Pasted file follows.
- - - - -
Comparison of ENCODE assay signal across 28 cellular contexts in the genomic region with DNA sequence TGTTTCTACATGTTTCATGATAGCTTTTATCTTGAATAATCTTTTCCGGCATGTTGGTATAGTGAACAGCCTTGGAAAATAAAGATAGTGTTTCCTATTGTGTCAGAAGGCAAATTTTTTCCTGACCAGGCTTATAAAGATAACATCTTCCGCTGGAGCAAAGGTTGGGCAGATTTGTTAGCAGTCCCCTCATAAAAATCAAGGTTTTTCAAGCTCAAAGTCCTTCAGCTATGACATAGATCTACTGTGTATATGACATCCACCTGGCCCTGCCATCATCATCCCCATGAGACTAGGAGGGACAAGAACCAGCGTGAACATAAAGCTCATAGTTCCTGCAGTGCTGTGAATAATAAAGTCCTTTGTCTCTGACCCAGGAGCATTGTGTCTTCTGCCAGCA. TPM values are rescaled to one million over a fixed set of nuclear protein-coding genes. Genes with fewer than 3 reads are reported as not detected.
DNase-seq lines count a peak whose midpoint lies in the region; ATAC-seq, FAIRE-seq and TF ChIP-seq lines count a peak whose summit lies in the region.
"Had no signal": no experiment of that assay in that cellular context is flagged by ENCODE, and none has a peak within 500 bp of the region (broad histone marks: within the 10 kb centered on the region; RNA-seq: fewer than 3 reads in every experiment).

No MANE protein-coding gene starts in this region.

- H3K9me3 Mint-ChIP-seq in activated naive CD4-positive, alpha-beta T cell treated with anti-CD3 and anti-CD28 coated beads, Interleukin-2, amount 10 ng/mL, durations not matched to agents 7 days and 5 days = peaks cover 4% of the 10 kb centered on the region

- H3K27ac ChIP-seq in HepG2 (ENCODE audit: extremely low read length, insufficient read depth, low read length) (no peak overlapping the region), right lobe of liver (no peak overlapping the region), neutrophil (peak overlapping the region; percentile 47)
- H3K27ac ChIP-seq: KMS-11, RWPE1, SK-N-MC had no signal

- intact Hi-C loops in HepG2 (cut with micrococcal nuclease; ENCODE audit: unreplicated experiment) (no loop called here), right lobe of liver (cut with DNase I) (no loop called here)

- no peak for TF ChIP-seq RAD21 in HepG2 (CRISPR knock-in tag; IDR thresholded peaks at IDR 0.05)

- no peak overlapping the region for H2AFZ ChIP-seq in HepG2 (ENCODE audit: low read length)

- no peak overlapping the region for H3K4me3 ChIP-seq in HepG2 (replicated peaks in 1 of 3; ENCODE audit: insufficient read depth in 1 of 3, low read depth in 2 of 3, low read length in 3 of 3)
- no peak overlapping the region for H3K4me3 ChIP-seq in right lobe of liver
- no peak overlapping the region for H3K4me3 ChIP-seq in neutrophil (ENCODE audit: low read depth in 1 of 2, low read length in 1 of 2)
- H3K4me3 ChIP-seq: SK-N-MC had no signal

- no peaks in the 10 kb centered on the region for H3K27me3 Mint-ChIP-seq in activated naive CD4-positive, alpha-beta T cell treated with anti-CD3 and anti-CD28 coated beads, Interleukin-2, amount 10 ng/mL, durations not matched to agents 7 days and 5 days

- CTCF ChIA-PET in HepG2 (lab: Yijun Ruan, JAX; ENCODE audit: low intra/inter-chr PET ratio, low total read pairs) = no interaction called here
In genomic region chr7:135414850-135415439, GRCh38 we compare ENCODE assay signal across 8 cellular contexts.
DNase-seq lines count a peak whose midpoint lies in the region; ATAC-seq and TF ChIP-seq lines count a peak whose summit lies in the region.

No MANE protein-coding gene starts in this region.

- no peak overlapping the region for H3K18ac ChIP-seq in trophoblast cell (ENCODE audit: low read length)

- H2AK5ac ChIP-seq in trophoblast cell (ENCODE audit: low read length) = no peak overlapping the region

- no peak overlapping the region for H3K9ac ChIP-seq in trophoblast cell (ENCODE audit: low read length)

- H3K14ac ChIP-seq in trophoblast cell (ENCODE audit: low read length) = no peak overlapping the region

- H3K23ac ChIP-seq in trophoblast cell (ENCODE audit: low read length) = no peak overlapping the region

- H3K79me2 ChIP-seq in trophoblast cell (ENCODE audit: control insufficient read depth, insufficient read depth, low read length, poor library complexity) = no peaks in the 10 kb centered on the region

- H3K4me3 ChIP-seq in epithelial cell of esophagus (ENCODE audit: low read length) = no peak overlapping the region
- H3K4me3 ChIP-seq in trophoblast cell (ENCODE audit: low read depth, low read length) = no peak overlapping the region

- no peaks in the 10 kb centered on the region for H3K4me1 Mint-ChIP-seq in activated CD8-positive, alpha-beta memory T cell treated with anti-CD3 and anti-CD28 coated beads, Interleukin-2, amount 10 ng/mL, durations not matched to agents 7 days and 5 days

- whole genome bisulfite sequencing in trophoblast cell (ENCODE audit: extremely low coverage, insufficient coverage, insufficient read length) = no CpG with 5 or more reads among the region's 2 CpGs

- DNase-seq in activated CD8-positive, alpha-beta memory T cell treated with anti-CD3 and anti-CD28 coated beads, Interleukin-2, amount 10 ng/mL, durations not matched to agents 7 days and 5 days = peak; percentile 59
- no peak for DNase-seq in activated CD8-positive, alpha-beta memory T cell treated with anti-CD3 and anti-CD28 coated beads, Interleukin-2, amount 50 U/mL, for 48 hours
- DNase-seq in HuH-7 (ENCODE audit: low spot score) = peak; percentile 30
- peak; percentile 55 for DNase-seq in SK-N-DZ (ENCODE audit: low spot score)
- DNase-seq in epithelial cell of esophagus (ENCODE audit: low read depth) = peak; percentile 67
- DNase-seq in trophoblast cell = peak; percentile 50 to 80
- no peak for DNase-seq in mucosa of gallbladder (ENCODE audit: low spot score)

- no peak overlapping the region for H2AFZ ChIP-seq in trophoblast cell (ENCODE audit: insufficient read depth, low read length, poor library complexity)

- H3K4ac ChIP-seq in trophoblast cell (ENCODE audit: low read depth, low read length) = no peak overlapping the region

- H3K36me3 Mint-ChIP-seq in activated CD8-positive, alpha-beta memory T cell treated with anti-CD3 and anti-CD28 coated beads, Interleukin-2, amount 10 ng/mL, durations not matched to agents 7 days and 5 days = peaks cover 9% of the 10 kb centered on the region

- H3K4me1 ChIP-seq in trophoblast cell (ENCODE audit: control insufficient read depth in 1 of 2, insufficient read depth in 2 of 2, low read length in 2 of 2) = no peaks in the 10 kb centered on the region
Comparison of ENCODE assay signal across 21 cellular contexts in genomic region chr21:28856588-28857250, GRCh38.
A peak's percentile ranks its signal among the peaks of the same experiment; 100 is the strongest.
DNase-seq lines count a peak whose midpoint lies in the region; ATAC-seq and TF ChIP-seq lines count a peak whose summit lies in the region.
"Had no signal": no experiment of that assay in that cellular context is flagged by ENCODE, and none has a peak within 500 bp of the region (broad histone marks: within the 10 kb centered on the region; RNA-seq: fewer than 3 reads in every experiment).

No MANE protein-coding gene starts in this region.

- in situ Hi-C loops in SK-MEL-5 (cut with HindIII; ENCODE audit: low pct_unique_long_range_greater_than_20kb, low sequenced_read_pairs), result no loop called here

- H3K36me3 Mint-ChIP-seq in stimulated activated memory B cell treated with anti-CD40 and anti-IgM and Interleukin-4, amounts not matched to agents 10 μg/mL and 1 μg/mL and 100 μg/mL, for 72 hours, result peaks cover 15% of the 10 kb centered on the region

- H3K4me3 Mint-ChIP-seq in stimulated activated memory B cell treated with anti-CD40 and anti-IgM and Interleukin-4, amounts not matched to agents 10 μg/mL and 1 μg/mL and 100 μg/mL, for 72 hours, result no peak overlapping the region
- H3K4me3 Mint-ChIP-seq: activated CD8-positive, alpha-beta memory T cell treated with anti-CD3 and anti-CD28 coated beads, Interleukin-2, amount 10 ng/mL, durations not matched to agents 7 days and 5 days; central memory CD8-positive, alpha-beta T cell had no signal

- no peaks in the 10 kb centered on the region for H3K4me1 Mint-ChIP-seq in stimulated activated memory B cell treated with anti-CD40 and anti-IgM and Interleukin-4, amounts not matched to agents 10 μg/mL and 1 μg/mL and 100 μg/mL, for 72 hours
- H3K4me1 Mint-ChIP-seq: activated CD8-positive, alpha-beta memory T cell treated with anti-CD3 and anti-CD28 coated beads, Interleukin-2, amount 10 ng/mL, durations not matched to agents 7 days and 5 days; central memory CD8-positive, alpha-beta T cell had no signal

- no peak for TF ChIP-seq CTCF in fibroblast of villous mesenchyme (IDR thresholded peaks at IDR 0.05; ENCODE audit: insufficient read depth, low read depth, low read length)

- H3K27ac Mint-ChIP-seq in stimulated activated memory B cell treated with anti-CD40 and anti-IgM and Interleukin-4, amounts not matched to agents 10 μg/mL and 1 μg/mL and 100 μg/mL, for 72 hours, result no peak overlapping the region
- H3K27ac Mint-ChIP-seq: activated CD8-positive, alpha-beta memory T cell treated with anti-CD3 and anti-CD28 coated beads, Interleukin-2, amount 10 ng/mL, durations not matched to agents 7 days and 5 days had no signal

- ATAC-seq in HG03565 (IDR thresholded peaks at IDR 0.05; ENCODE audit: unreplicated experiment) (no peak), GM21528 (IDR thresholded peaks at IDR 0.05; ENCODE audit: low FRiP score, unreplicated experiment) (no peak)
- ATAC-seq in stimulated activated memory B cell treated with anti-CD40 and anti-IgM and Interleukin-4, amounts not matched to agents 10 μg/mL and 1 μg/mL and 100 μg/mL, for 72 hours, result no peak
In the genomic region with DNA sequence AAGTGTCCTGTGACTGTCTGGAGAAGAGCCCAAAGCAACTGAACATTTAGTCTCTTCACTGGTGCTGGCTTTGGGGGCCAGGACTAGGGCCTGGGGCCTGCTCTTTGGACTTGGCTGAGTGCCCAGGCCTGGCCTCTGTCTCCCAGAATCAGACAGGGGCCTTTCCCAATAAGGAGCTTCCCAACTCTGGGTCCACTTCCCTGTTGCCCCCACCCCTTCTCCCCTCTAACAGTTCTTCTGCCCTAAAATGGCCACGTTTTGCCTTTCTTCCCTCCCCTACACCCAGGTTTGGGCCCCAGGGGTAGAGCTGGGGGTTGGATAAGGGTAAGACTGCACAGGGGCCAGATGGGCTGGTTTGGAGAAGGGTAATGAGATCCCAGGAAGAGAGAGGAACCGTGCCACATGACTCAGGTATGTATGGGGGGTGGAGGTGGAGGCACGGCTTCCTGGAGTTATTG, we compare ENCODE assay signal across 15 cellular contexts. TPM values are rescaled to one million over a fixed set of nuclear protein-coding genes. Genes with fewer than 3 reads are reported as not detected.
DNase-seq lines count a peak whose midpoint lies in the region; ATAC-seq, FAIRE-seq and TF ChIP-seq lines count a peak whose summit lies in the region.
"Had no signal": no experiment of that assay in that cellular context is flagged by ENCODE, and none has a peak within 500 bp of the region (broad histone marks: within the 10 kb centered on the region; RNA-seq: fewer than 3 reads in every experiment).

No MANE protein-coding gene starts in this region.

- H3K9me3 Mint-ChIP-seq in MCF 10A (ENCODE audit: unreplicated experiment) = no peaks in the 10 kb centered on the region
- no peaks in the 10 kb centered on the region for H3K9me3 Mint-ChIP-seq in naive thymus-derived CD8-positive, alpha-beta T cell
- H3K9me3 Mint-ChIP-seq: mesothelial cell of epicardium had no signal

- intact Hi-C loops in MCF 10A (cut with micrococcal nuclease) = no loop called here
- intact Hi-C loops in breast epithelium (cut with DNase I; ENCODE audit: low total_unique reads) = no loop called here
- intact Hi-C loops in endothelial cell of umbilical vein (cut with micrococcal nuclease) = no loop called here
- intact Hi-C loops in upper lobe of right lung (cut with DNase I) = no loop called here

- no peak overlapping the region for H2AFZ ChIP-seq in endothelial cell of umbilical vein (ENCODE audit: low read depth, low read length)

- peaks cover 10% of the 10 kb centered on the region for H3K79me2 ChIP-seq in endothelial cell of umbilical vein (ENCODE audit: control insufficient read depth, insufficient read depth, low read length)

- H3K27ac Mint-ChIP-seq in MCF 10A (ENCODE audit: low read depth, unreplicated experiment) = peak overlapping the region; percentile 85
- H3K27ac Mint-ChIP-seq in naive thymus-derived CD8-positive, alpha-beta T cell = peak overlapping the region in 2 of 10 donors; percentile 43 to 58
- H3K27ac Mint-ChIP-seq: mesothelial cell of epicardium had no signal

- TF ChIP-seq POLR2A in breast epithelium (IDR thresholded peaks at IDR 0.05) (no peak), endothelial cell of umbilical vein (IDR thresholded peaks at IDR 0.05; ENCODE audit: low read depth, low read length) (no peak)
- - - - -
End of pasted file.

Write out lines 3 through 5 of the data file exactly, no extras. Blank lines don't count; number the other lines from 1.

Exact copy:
"Had no signal": no experiment of that assay in that cellular context is flagged by ENCODE, and none has a peak within 500 bp of the region (broad histone marks: within the 10 kb centered on the region; RNA-seq: fewer than 3 reads in every experiment).

No MANE protein-coding gene starts in this region.

- H3K9me3 Mint-ChIP-seq in activated naive CD4-positive, alpha-beta T cell treated with anti-CD3 and anti-CD28 coated beads, Interleukin-2, amount 10 ng/mL, durations not matched to agents 7 days and 5 days = peaks cover 4% of the 10 kb centered on the region